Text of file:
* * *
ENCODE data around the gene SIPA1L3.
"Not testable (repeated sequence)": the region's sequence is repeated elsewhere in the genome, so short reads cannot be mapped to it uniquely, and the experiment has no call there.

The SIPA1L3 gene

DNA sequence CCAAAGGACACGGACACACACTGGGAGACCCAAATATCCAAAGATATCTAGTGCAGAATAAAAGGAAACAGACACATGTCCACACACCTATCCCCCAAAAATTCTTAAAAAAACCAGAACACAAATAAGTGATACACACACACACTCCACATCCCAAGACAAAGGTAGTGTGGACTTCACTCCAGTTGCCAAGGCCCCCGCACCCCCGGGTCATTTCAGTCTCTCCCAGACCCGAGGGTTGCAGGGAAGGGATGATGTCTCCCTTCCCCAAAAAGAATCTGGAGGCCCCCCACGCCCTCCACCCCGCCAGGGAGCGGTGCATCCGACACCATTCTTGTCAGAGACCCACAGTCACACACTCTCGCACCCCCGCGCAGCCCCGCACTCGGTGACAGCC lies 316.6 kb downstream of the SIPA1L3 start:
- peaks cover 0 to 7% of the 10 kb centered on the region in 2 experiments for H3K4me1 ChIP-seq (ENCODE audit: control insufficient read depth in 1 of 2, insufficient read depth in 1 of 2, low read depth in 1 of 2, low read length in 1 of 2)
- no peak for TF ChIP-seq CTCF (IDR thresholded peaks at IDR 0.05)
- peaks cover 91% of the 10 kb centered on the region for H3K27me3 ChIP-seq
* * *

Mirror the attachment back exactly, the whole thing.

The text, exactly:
ENCODE data around the gene SIPA1L3.
"Not testable (repeated sequence)": the region's sequence is repeated elsewhere in the genome, so short reads cannot be mapped to it uniquely, and the experiment has no call there.

The SIPA1L3 gene

DNA sequence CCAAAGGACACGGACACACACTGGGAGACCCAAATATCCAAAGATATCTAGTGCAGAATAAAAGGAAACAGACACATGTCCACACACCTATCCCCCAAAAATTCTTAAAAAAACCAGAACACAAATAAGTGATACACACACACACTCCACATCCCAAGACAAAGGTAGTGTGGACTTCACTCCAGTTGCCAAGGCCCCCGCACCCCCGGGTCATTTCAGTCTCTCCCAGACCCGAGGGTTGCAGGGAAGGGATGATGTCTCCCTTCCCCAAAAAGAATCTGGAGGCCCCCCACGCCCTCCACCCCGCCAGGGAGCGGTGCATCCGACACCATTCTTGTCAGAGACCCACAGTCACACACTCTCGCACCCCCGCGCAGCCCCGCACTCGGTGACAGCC lies 316.6 kb downstream of the SIPA1L3 start:
- peaks cover 0 to 7% of the 10 kb centered on the region in 2 experiments for H3K4me1 ChIP-seq (ENCODE audit: control insufficient read depth in 1 of 2, insufficient read depth in 1 of 2, low read depth in 1 of 2, low read length in 1 of 2)
- no peak for TF ChIP-seq CTCF (IDR thresholded peaks at IDR 0.05)
- peaks cover 91% of the 10 kb centered on the region for H3K27me3 ChIP-seq